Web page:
By throwing previously voluntary reporting into the same big telemetry bucket as everything else, they've diminished their product and forced users to accept an inferior experience when such integrations are unwanted (like my example above). Also, they never should have allowed marketing to get involved -- allowing advert pigs to switch people's desktops around is a massive overreach. You know the only reason it happened was to make more money from already-paid users.

Win10 only gets my vote when an upstream netmeter and port-monitor show only essential network activity -- occasional Windows Update queries, local network scans, and so on -- during a long period of idling and local (non-network) use.

> allowing advert pigs to switch people's desktops around is a massive overreach

Sorry but what do you even mean with this? Most of yours points already don't make a lot of sense, but this one jumped out at me. I've been running windows 10 while it came out and have literally not seen a single advertisement. Nor have I been bothered with cortana a single time. Not even sure what it is/does as I've never bothered to look into it or use it.

There is ads in a default Windows install, since Anniversary update at least. I remember that I had to reinstall my Windows 10 system on Anniversary update since Microsoft Update was simply refusing to update my system (unknown error multiple times), and in my lock screen sometimes I would get an ad about some random UWP app (or it was a movie? Don't remember). I would get app install suggestions inside Start menu too, very annoying.

For now at least, you can disable both in Windows Settings and they don't seem to come back automatically. I don't know in the future though.

P.S.: before OP, this is on Windows 10 Pro.

Weird. I have win10 on my desktop and laptop, and I've barely tweaked the install on my laptop because I never use it. Neither show ads of any kind anywhere and I don't recall ever seeing one. There are the random pictures for lock screens, but those are mostly just nature pics. Never any kind of ads.

The start menu does have those flashy windows 10 app tiles, but I just reduced the size of the start menu until those went away.


I remember having to disable at least the first two items (Lock Screen and Suggested Apps). And instead of simply reducing size of Windows 10 start menu, I completely uninstalled all UWP included Apps.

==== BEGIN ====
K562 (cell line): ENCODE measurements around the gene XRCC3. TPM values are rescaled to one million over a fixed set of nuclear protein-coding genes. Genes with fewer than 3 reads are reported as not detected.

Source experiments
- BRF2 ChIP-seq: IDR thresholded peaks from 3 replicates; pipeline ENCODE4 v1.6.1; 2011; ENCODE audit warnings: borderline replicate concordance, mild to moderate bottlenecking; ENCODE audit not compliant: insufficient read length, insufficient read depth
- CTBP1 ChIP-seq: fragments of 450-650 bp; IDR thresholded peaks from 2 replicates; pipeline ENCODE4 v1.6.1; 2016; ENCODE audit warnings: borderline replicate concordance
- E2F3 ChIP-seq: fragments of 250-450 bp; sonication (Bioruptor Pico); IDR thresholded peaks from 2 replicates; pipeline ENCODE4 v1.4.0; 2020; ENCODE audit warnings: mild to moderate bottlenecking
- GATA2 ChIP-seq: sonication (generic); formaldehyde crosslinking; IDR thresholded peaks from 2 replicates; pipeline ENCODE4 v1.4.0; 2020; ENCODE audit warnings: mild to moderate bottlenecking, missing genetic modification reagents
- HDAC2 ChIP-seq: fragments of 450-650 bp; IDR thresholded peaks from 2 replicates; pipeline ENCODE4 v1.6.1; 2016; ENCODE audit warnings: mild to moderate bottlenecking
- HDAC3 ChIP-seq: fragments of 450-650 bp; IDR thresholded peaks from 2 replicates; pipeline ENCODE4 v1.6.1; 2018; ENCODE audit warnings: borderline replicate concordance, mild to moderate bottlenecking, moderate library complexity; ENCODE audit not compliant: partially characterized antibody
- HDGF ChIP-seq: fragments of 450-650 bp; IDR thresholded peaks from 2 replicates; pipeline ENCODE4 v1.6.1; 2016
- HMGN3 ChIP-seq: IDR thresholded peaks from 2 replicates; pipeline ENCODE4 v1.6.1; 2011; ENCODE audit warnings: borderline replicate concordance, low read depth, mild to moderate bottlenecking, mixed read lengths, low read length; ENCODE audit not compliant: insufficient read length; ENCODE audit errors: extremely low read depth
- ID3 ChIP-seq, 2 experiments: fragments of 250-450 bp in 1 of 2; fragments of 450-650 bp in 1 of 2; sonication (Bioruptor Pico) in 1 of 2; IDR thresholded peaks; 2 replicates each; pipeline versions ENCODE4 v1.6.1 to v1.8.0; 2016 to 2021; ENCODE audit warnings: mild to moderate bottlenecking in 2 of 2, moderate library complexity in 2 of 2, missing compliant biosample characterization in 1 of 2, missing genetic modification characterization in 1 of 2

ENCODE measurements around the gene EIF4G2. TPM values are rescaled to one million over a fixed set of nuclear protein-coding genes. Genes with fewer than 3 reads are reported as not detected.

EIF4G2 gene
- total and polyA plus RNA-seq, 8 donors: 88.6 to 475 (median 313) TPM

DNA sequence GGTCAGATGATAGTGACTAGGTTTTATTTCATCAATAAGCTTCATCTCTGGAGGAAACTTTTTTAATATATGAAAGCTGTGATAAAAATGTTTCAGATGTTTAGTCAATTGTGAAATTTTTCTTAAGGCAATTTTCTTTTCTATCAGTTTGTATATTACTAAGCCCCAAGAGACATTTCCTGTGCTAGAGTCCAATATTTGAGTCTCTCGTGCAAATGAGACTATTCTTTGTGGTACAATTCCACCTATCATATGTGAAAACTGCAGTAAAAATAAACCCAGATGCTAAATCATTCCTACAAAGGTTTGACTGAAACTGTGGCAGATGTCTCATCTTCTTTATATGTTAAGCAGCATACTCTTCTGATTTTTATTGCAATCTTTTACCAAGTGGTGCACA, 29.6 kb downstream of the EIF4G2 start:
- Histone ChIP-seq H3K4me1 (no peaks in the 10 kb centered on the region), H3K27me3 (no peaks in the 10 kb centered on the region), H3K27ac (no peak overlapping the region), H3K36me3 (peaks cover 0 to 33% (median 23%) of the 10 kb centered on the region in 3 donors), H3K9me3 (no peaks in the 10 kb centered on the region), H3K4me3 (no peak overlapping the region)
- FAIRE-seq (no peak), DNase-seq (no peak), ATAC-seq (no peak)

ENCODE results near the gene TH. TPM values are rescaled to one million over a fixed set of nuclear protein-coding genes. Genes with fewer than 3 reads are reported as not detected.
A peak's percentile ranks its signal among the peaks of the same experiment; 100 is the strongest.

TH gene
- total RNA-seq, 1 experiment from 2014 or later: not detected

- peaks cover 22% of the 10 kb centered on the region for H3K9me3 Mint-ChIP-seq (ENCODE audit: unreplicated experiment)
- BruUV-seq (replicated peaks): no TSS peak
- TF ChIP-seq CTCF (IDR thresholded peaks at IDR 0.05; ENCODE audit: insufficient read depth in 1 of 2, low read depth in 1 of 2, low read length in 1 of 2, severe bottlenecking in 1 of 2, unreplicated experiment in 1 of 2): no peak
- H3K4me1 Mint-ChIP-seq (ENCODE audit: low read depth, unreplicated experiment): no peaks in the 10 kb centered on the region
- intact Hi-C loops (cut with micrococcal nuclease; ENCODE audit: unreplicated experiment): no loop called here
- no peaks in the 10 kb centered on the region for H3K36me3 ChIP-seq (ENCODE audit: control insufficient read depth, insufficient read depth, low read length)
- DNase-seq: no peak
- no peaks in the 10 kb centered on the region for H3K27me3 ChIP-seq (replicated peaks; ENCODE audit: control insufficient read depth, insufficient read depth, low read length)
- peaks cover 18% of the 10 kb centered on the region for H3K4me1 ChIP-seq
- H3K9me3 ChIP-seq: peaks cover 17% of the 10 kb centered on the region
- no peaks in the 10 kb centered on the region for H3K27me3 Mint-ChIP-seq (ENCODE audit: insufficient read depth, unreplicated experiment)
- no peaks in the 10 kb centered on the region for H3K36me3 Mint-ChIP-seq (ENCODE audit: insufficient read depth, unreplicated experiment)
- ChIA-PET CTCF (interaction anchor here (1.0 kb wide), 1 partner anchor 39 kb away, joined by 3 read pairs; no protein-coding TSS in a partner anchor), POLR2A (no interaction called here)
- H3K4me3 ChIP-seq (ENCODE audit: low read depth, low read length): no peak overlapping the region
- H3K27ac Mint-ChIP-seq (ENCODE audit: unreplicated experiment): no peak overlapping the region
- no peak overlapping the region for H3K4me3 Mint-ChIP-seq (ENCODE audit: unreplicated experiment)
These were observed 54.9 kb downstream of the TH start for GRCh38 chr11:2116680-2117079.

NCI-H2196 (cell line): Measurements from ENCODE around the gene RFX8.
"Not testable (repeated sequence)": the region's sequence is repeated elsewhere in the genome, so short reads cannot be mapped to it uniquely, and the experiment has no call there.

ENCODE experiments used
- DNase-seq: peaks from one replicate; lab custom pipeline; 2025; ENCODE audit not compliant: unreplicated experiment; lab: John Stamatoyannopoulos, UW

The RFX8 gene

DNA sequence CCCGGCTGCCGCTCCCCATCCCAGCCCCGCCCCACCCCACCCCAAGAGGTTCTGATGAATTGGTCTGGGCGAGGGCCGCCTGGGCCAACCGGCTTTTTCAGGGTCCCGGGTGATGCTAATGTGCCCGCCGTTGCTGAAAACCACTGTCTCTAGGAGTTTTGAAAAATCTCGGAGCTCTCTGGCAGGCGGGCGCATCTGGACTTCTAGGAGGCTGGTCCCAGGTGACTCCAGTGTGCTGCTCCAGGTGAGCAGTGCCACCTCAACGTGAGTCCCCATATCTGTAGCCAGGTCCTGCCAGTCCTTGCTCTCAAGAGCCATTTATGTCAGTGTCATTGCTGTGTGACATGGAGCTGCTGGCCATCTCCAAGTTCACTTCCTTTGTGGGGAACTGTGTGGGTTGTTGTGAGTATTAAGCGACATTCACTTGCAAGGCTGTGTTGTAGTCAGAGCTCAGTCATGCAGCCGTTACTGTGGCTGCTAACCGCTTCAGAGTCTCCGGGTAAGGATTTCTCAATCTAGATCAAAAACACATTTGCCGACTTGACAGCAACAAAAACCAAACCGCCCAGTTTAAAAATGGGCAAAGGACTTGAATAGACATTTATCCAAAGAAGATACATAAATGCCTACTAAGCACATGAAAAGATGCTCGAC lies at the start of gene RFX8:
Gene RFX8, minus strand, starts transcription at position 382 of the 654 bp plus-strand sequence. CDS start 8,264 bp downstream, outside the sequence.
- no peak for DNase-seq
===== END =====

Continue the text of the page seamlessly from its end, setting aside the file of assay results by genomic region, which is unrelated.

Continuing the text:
The really infuriating thing is that Microsoft seems to re-enable some of those settings in each major update, and this is no fun.

The "bother" is that Cortana is there at all. It shouldn't be. I don't want it, I didn't opt in to it, and I don't want MS changing settings on my PC without my consent.

In fact, consent is the very heart of that particular issue. I do not consent to any of this cloud-flavored bullshit, yet I am forced to deal with it to stay modern in the platform I am most comfortable on.

Also, how do those arguments "not make a lot of sense"? Your insults could use a bit more subtlety.

They conceal it more than they should, but you can shut Cortana off and create a local-only account.

Indeed, but local-only doesn't really lose much. You still get all the updates and telemetry; accessing the windows store is a bit harder.

There are some scripts on Github that claim to rip out a lot of this stuff. They look promising, though I haven't tried yet: https://github.com/Disassembler0/Win10-Initial-Setup-Script

Also note this answer:

"Q: Can I run the script repeatedly?

A: Yes! In fact the script has been written to support exactly this as it's not uncommon that big Windows Updates reset some of the settings."

Telemetry is scandalous, IMO, if it is done without the consent of the user and cannot easily be turned off. I've gone to some lengths to black-hole telemetry from Windows, and I have no desire to share my application usage statistics - quite the opposite.

Do you avoid using websites that have built-in telemetry as well? How does Google reading your email compare with Microsoft knowing how often you ran Notepad?

One of the main points of Windows 10 is that it's maintained and updated from the cloud, and part of the telemetry is for development purposes. Windows 10 isn't unique from that point of view.

The base level of Windows 10 telemetry is mostly security stuff, which is why it has to be encrypted and protected. And of course, if you install a third party AV product, you'll find it has even more intrusive hooks into everything, and it probably connects to back-end cloud analysis service as well.

What do you think Microsoft does with all this stuff from more than 400 million PCs when it has virtually no advertising business outside Bing?

So, stop using Windows. Using ancient, insecure, and unsupported (in 2020) software is not an option.

I'll add to this that unless you use a tool like wsusoffline[0], even on a fast ISP, on an SSD, running a beefy i7, you're looking at hours of downloads and countless reboots to get fully up to date running 7.

At least a couple vendors in the medical and car repo verticals doing exclusively remote support and activation require systems are fully updated before they'll deploy their wares.

[0]: http://wsusoffline.net

Stop using an operating system that was released 8 years ago

The best part of Windows 7 is that it still has Windows Services for Unix. (WSU) Only Windows 8* lacks a posix layer from microsoft.

Windows 8 had one. Windows 8.1 did not ;)